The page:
And I think that's paid off, because, as we've seen in even recent weeks, the SEC is cracking down on these as unregistered securities offerings. And so our advice to clients has been, and continues to be, that an initial coin offering is a securities offering, and you must comply with the federal securities laws.
As time grew on, large clients, major corporations, big banks were engaging us to do a whole host of things, whether it's IP-related — so filing patents, as large banks and financial institutions are developing technology in the space. Also just thinking about the big picture. OK, if we're moving towards an economy that runs on a blockchain-based system, and if we're moving towards an economy that transacts and assets peer-to-peer immediately, how does that change our diligence process, when we're evaluating a transaction?
How does that change our ability to assess reps and warranties? Can they be ongoing? Are they a moment in time still? What's a smart contract? Is that going to change the way all contracts live? So thinking through big picture problems with clients. And that's been really awesome, because you're really thinking about it on the ground level with folks, and understanding, and engaging in a new technology from the legal perspective, legal issue spotting.
But thinking through it from a business perspective, too. And that's been really exciting to do. And as that's gone on, now, we're seeing clients come in and talk to us about supply chain management, and product authenticity, and provenance. We're talking to folks about, well, can I issue a mortgage on a blockchain? And what does that mean to tokenize the title to a physical real-world asset? And what sorts of safeguards do we need in place to make that happen?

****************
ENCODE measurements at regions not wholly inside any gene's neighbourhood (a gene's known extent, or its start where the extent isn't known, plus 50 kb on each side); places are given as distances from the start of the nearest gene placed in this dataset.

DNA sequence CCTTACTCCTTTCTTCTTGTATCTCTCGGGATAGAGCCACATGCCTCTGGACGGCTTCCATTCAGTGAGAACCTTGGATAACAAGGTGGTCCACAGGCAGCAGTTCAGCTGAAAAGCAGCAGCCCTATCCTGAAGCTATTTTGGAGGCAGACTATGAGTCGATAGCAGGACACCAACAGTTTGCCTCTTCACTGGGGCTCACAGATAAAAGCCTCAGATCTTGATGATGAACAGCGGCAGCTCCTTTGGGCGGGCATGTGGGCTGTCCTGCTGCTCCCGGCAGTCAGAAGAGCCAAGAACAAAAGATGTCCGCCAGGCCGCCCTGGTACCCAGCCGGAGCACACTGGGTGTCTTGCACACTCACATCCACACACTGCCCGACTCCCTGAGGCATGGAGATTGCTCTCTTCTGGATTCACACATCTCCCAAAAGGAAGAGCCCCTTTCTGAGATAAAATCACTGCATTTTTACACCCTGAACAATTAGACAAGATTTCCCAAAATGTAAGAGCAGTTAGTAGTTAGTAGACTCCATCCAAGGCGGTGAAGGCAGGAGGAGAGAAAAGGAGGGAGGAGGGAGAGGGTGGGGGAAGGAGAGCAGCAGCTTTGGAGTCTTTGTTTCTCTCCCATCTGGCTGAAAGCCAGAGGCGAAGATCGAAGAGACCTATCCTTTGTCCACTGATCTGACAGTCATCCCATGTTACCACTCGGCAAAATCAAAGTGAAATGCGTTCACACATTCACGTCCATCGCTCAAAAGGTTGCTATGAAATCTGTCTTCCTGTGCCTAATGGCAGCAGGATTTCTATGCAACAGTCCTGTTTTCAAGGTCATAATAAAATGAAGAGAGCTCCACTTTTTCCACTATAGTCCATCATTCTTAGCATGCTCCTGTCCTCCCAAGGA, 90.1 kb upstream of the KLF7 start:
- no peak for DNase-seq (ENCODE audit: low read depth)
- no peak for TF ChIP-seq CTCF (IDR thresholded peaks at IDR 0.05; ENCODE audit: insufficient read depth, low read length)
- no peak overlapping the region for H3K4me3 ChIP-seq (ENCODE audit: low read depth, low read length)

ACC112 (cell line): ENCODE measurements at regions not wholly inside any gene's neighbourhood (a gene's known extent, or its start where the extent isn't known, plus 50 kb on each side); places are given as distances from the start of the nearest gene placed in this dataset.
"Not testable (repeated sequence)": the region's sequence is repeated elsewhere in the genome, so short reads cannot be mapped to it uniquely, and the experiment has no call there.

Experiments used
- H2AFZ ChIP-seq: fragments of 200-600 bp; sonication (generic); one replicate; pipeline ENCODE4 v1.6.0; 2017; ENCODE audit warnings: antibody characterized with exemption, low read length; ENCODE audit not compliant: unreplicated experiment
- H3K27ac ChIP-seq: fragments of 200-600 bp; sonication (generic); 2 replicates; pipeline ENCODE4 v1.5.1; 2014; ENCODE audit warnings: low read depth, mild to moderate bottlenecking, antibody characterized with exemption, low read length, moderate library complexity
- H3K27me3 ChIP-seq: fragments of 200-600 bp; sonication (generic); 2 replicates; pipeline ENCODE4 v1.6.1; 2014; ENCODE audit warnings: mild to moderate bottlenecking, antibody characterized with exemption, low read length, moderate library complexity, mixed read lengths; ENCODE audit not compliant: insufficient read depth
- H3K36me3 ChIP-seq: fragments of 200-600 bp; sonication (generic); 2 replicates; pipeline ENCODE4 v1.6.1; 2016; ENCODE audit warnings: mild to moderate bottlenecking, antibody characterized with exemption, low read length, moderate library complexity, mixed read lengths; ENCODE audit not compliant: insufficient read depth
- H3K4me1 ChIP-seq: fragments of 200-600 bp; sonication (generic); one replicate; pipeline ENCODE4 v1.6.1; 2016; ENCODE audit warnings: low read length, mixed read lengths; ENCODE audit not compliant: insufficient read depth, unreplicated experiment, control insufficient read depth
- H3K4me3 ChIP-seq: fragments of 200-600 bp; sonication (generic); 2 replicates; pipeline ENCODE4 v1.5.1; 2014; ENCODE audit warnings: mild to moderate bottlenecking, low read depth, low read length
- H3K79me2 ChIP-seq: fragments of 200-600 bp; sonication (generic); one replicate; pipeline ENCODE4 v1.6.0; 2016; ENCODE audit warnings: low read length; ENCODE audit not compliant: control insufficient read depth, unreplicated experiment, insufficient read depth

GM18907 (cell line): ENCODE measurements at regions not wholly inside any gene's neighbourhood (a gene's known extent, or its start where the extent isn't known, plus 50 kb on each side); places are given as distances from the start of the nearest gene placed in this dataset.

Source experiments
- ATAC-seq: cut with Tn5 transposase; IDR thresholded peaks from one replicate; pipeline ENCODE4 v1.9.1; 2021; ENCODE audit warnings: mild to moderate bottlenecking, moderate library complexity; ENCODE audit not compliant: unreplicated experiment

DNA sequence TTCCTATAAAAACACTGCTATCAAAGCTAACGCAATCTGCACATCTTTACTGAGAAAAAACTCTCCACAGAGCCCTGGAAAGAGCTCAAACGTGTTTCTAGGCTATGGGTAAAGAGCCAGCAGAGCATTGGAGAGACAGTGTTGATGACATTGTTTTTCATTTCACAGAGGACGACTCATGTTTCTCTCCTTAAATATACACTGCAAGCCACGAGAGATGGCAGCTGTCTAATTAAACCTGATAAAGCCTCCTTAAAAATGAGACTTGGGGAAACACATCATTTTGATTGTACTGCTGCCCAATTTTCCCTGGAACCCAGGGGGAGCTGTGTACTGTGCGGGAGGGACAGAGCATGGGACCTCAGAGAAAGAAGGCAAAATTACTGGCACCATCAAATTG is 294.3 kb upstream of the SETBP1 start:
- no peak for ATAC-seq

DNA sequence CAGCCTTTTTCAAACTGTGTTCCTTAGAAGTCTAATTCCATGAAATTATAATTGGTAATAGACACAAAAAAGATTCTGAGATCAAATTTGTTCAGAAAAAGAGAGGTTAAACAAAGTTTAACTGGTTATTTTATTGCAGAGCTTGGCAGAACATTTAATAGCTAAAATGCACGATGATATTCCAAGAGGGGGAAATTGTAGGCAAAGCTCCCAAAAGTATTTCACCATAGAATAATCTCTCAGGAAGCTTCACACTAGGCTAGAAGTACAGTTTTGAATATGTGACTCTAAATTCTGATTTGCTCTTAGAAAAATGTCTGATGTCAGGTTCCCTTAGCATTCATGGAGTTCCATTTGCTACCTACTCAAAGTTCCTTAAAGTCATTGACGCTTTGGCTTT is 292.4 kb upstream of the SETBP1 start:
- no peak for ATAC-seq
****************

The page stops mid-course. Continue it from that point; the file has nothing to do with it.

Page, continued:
There's also of a broader idea here, which is that the world, as it progresses towards a blockchain-based system for finance, and towards any sort of transaction in assets, we're sort of living in a world where we need translation. You and I will have an understanding and agreement of what we want to have happen, but then that will live in code, and execute automatically on a blockchain-based system.
Well, how do I know, as someone who doesn't code, that the code is what it says it is? What if there's a mistake in the code? So thinking through the logistics and the practical implications of moving to a system that is supposed to perfectly resemble and act out what we want it to, in our you know English communications to each other. But I don't have any way, personally, to verify that. So how do we work in a system where we have to sort of translate these contracts into to spoken language and written language, in a way that works for the folks involved?
LESLIE KENDRICK: So this sounds enormous.
MAYME DONOHUE: It's huge.
LESLIE KENDRICK: This sounds as though blockchain could completely revolutionize all our financial systems, and basically all transactional systems. Is that is that how big we're talking?
MAYME DONOHUE: So if you talk to a blockchain evangelist — which I, depending on the day, can be or cannot be — they would tell you yes, and they would say it's already happening. I think the key here is that what the internet allowed us to do, as an economy and as a global community, is communicate instantaneously with people that we don't know, across the world, at the drop of a hat, and for almost free.